The business of being a financial adviser has changed a lot in recent years.
Not only has the Retail Distribution Review banned commission and led to an increasing level of professionalism among advisers – even if an advice gap was the price which had to be paid. But like many other professions, technology has also played its role in changing the financial advice world.
For a start it means less paperwork and less waiting, but it also may mean greater demands from clients who are used to having the world at their fingertips – quite literally given the proliferation of smart phones – and may expect the same to be true for their finances.
The problem is this brings with it an increasing dependence on companies that provide the underlying technology, and when things go wrong they can go very badly wrong.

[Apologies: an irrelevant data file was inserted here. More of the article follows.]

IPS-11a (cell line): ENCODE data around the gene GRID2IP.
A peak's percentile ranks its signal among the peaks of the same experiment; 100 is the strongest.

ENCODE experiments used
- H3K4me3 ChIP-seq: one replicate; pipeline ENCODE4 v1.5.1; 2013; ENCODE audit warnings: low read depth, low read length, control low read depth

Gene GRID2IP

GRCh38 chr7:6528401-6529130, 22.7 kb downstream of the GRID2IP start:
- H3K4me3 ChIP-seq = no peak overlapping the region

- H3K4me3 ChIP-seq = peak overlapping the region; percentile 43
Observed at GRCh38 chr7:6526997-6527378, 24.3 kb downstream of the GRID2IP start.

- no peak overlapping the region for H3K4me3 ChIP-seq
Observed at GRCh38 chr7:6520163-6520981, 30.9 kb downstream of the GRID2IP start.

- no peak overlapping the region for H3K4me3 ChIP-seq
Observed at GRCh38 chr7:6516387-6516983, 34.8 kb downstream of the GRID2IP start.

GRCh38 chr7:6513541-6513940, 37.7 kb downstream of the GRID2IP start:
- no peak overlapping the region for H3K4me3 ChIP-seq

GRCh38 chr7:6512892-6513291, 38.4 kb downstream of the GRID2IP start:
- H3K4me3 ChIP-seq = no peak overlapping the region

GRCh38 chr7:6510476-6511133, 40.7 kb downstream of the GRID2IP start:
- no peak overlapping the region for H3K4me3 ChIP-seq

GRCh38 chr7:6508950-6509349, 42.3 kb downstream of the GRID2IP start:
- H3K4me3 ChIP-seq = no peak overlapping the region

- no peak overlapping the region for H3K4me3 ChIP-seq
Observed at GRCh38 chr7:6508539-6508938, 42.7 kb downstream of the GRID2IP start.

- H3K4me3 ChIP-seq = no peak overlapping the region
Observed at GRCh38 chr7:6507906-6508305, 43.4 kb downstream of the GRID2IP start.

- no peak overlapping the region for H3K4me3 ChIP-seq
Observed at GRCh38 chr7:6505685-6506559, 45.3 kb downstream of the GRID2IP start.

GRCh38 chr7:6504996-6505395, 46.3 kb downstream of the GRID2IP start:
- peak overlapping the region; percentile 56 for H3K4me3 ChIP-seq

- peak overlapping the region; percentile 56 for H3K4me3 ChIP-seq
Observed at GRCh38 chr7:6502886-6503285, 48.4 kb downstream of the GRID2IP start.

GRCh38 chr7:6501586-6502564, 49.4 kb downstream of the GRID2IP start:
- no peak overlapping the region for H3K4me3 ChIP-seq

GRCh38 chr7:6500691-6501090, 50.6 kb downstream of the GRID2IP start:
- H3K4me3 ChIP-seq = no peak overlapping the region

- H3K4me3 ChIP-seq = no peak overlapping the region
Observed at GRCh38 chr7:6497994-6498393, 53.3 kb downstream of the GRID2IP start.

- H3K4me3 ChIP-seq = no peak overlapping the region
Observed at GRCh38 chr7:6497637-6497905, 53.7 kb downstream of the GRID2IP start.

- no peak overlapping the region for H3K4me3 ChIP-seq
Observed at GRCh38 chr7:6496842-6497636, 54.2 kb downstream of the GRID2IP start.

For examples of this you need only look at the problems caused by Aegon and Aviva’s attempts at replatforming. And we have now learnt that Tenet has also experienced some of the perils of moving from one technology provider to another. Its move to a new back office system prompted problems, with one adviser receiving income from investments that was unmatched, meaning he did not know which client the income was for.
To a certain extent some of this is inevitable – anyone who works for a company that has moved from one technology supplier to another will know these processes always come with glitches.
The stakes are higher in the financial services industry though, because savings are on the line.
For this reason it is imperative that the Financial Conduct Authority gets on top of this issue. The Treasury Committee recently said the regulator had more work to do on ensuring it had the capability to regulate this area.
An analogue regulator in a digital age will not benefit advisers or consumers.